Web Exclusive: I Fell to My Knees and Simply Prayed, ‘Help’
I am celebrating 18 months of sobriety! Words aren’t enough to express the gratitude I feel.
I believe the way I can properly show God and Alcoholics Anonymous my tremendous gratitude today is by loving his other children, not just in their presence but out of their presence and with my mind. (Remember, we have a thinking problem).
What I think about is crucial since this is a fundamental problem for alcoholics in particular. We have a ‘thinking disease.’ Our thinking is so utterly backward and so selfish that I believe in making every effort on my part to discipline my thoughts. Recovery works from the inside out. This means I adhere to the principles of the program fiercely today in my life. I do a written Tenth Step every day without. A lot more happens in a 24-period than we know, and if we don’t remain current with ourselves, it is impossible to maintain rigorous honesty.
There is a pamphlet called "The Four Absolutes," and it addresses seeking the truth (honesty). Bill Wilson maintains we must seek the truth every day (our truth) because falsity appears without effort. How often have we heard in a meeting someone say when picking up a start-over token, "How did I ever get back to this place?"
In part, the answer to this question lies, in my opinion in the absence of the Tenth Step. If we forget, (and we have very quick forgetters) who we are in terms of our disease, we fall prey to thinking we're all right. There's a reason "How it Works" uses the words; cunning, baffling, and powerful. This disease is insidious and can convince us that we have more important things to do than take time in the morning (or evening, but within 24 hours) to read our daily meditation(s). We rush around in our lives today thinking (erroneously) prayer isn't an essential part to our recovery and as far as the Tenth Step goes, who has time for that?
We end up miserable even if we're not actively drinking. We end up with “sodriety” (so-dry-ity) instead of sobriety which isn't a picnic for us or those around us. Sometimes we get lost enough that we believe what our minds tell us about picking up a drink, and before we know it the gates of hell have re-opened in our lives and it is much easier to get into hell than it is to get out.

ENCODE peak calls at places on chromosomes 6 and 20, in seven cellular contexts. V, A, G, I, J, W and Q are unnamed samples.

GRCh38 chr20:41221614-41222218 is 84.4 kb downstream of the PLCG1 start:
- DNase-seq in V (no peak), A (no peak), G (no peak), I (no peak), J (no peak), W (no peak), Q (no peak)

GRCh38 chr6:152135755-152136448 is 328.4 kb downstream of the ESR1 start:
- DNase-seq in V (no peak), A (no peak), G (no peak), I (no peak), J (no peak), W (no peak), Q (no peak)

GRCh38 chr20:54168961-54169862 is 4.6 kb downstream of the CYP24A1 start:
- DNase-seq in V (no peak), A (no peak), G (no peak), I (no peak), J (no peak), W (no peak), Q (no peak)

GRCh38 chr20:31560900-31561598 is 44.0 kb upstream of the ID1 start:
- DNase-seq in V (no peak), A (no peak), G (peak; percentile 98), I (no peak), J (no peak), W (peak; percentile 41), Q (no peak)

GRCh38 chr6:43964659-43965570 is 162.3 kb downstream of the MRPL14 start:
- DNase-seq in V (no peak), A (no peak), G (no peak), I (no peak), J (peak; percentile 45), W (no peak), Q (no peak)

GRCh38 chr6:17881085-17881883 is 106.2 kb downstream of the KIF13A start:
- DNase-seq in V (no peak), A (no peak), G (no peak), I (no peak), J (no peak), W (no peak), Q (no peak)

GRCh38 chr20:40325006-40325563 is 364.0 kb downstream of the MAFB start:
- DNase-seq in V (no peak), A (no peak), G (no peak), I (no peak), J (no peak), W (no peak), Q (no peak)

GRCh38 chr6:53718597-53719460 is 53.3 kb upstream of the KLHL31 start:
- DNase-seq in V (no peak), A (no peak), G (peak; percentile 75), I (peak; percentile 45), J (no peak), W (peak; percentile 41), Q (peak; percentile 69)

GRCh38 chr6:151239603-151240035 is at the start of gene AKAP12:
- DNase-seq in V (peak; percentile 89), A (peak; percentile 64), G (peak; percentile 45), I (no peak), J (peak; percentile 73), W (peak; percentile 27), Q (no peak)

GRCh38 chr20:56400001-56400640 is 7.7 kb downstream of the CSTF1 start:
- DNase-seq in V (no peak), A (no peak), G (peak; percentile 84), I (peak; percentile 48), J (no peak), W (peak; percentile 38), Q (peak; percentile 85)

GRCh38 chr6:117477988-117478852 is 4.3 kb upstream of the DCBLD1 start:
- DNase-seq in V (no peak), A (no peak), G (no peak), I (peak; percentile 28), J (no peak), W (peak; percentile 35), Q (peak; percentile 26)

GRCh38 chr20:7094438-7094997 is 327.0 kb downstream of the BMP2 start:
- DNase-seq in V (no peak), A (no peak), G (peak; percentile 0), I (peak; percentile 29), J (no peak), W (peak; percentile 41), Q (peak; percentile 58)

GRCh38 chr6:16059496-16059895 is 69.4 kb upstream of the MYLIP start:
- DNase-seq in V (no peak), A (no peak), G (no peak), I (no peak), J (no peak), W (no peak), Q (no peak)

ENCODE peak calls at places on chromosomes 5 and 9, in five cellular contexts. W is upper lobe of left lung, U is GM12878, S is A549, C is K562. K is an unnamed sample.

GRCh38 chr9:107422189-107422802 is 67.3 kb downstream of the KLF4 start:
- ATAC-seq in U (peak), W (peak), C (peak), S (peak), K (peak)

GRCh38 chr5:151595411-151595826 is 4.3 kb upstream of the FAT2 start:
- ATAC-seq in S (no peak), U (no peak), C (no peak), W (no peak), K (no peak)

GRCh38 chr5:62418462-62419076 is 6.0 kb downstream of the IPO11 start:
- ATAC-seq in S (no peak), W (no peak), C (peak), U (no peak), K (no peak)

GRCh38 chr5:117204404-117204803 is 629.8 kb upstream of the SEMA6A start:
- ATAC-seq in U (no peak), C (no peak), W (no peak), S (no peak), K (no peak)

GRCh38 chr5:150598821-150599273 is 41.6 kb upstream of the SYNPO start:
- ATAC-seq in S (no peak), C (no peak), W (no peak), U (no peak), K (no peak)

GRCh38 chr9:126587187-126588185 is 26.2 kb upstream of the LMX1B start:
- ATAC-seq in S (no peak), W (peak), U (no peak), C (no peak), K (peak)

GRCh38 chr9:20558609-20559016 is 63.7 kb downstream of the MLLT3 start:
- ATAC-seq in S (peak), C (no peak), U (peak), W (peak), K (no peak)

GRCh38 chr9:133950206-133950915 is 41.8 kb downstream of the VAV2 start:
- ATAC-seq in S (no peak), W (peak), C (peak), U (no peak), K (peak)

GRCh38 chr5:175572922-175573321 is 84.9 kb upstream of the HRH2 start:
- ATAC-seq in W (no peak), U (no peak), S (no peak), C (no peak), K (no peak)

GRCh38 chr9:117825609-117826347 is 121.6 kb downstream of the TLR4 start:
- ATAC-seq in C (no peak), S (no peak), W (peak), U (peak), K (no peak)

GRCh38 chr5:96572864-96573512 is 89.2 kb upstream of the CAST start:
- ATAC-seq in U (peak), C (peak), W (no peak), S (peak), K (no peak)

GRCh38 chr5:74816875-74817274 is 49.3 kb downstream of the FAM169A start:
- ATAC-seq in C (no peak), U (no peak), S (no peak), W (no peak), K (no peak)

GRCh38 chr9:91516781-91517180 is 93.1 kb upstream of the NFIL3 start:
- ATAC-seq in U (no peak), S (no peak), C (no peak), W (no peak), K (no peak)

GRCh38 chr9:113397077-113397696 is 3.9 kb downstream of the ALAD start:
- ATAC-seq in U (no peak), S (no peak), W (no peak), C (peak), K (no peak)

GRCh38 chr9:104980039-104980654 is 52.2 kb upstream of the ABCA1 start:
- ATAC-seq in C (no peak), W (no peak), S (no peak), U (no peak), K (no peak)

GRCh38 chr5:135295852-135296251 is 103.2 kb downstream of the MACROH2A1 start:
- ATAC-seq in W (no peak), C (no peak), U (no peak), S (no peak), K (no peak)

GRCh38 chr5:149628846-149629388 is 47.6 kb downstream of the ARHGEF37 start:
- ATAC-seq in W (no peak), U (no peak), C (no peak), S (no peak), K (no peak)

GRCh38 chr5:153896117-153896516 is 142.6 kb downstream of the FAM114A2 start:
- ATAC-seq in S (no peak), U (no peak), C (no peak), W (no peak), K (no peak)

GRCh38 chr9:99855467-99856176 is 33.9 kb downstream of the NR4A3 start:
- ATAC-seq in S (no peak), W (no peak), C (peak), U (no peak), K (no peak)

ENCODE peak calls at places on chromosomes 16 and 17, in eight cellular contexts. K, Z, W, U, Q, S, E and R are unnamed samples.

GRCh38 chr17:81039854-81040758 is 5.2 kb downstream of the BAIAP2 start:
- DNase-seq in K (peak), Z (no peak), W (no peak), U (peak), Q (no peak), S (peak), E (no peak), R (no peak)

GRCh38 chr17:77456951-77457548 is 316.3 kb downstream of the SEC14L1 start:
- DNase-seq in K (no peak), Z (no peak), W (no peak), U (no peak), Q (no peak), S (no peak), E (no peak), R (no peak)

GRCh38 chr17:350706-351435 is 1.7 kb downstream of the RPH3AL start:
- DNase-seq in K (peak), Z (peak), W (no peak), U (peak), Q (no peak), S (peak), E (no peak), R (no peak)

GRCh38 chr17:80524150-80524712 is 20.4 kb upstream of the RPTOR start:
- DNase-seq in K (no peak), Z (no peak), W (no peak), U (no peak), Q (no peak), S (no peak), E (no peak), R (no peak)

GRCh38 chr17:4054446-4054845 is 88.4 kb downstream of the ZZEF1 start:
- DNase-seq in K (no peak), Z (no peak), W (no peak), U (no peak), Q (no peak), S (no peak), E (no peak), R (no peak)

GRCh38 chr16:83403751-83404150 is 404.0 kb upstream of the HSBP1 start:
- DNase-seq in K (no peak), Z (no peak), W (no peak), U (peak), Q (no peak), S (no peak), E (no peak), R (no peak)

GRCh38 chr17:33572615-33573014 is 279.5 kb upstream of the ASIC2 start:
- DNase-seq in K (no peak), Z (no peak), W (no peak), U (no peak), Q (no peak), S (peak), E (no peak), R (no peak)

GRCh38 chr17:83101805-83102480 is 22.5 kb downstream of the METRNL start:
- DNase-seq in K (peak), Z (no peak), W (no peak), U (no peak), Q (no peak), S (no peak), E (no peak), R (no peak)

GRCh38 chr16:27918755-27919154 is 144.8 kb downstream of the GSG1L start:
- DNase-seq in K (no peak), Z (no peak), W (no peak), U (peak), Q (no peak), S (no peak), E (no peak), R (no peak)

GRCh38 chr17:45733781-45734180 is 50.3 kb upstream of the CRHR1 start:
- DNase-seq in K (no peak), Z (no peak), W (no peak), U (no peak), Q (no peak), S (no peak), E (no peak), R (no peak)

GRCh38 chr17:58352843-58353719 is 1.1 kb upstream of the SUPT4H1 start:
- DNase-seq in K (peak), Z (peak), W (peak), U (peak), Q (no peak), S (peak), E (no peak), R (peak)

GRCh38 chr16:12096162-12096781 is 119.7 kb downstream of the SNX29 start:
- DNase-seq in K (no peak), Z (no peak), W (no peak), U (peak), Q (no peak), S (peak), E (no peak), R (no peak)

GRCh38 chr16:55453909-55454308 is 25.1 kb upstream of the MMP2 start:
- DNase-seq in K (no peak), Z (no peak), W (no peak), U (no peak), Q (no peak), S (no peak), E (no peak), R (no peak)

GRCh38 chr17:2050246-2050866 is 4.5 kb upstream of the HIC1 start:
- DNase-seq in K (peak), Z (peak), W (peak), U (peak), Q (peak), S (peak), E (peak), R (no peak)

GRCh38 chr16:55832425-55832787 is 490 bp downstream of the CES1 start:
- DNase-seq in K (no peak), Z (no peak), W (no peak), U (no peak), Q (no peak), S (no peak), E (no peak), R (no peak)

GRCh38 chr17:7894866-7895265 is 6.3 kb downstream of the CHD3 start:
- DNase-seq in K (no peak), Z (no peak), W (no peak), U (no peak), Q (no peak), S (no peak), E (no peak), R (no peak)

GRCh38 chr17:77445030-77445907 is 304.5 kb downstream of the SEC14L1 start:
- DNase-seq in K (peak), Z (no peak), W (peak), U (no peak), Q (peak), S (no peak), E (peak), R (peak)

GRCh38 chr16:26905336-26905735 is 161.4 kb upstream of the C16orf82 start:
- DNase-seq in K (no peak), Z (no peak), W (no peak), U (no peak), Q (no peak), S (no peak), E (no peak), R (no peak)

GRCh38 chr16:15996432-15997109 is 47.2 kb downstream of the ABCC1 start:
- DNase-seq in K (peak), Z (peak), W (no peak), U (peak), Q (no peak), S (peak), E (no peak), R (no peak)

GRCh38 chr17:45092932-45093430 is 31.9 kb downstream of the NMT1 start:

We have beautiful, simple instructions that work. We see them working. I see them working in my life, and we see them transform the lives of others. It seems the people who exude the most joy, assurance and genuine ease with themselves are the ones who place their spiritual condition first.
I didn't decide to place my spiritual condition first to be noticed, (I had no “good” reputation to maintain!) or because I wanted to run for office, but because as it turns out, this is what gives me all I ever wanted—all I looked for in the bottle but couldn’t find. Through AA, I discovered through the principles there is peace of mind, and the ability to be my own friend, to know how to care for myself and properly relate to other human beings. For the longest time I was clueless.
I am 43 years old. My recovery path was brutally painful because I couldn't seem to grasp this program. I wanted it, but in the book, A New Pair of Glasses, writer Chuck C. states, "You can't see until you can see and you can't hear until you can hear."
I am very fortunate I kept coming back and stayed alive but I lost a lot during the process, but not nearly as much as I could have. God is good. I lost my nursing license, had no friends, I repeatedly lost jobs, had a car repossessed, filed for bankruptcy, came very close to losing my children, but the thing I lost that hurt the most was hope. I laid in bed for days and days with thick comforters nailed over the windows because I couldn't stand the light of day, I couldn't stand life. I didn't want to be alive, but I've never believed in the notion of suicide. I have never bought into the idea you could just off yourself and go to sleep for eternity or go to some heavenly place. My gut is that somehow, some way, our lives have to be reconciled, if not in this life, perhaps the next.
I was horribly stuck being alive in the sense of breathing, but a walking corpse would best describe my bottom. I called someone in the program who knew me that had been sober for many years and asked: "Please, tell me, do you think I am hopeless? Please just tell me now." He replied that I was not, and encouraged me to keep coming back. This was painful for me as it is for anyone who struggles to embrace the simplicity of the principles of Alcoholics Anonymous. The greater pain though, would have been in giving up myself.
That day I fell to my knees and simply prayed, "Help." Over the next eighteen months my life would change and evolve as I embraced the twelve steps with all of the vigor I had, and today I have been blessed to have women that I sponsor. Not only that, but I have faith, the kind of faith that energizes me and when I wake up in the morning (early) I am happy to be on the planet and have begun to learn how to enjoy life, sober.
I mentioned I wake up early only because I used to sleep as much as I could. I found reality so distasteful, so unbearable, that if I wasn't under the influence, I would use sleeping as an escape. I figured, why get up early and start reality any sooner than I have to?! Today, thanks to my Higher Power, the literature and writings of Alcoholics Anonymous, and the love and support from my brothers and sisters in the program, I've made peace with reality and experience something like true joy. What could be better than this?